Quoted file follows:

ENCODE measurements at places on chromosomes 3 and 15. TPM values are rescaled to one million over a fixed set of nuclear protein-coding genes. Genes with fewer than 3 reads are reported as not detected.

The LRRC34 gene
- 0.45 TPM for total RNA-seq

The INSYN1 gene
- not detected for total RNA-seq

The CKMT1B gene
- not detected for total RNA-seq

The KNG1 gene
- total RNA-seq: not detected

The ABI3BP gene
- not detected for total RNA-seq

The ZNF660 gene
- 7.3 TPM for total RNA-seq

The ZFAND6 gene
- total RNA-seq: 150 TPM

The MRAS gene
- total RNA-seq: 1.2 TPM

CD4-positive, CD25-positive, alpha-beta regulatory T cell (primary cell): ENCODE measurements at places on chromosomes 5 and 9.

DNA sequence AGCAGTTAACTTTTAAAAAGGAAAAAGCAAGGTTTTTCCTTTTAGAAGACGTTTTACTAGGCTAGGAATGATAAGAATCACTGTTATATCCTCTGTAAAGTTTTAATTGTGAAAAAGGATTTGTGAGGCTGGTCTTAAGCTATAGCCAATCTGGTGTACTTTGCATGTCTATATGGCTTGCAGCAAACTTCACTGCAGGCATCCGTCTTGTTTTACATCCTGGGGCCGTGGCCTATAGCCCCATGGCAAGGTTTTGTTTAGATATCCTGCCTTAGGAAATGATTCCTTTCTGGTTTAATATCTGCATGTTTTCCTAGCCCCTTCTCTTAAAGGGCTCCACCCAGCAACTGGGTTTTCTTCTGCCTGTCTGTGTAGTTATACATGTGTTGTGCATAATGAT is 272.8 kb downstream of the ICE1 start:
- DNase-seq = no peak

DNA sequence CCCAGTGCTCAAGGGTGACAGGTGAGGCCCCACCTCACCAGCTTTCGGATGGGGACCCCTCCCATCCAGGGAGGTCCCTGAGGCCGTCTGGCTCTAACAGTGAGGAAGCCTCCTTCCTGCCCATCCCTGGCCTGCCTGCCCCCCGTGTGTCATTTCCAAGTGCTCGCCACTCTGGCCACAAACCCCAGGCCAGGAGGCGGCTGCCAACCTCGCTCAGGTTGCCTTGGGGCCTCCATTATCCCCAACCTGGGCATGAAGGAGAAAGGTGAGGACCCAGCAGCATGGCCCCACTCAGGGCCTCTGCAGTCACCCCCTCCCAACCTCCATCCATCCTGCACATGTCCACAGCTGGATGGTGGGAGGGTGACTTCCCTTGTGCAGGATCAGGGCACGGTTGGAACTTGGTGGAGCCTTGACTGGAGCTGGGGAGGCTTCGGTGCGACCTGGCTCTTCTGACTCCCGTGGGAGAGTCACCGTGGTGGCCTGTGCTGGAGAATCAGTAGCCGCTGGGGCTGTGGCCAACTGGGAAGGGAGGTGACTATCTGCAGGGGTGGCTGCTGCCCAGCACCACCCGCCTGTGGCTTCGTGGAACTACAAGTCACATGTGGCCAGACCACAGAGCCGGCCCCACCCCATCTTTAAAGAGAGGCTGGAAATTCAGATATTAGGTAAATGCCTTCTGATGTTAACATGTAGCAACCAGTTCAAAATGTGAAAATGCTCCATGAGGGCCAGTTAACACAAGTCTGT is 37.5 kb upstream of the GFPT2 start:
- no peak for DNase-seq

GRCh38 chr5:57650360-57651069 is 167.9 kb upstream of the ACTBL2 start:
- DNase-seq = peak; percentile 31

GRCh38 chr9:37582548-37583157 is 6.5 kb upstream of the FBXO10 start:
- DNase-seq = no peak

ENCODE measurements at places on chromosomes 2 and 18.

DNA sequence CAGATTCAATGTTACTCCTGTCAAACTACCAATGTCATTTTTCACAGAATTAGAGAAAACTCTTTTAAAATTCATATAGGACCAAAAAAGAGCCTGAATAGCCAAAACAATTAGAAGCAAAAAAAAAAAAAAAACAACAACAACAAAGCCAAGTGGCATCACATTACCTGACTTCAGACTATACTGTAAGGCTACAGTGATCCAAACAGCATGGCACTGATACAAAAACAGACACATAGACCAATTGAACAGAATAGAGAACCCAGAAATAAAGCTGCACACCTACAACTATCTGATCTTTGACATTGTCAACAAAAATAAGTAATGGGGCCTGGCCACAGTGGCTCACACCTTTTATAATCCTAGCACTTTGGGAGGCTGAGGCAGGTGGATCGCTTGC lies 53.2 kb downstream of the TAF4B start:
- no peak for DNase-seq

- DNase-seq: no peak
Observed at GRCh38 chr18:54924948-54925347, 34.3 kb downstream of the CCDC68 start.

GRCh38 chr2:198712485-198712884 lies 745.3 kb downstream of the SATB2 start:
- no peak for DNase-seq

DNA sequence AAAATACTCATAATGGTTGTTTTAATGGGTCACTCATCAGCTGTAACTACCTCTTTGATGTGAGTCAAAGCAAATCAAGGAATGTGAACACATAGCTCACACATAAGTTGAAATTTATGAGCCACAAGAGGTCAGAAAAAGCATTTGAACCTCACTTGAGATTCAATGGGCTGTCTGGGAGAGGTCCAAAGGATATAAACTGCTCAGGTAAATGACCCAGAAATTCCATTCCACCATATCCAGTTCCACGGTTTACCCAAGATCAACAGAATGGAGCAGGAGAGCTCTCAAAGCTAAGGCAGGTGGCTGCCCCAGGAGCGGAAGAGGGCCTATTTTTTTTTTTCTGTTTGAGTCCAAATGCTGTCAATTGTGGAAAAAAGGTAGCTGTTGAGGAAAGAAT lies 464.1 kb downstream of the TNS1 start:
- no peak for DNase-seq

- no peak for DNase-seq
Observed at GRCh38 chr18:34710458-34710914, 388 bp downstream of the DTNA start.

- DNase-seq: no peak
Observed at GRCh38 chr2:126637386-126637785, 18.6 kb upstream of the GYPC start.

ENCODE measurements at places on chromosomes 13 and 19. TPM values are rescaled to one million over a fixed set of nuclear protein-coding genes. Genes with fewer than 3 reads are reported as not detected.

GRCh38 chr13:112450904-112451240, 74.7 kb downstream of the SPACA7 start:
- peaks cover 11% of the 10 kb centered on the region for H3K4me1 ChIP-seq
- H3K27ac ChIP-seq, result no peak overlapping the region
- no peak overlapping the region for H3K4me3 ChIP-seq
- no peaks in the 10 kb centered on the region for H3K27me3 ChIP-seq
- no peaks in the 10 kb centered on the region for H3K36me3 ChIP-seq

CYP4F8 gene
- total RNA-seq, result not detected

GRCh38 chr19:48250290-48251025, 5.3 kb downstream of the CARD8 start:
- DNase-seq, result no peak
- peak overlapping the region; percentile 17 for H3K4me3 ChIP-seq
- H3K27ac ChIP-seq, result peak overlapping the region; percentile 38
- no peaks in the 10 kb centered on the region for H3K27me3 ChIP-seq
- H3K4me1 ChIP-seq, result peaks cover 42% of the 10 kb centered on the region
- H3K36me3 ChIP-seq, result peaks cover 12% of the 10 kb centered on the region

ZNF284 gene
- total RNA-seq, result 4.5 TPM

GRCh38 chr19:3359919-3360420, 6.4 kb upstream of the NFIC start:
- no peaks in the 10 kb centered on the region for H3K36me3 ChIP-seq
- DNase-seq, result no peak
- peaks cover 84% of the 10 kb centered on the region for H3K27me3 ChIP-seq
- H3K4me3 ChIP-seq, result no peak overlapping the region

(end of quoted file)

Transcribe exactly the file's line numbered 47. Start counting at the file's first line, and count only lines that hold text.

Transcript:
CYP4F8 gene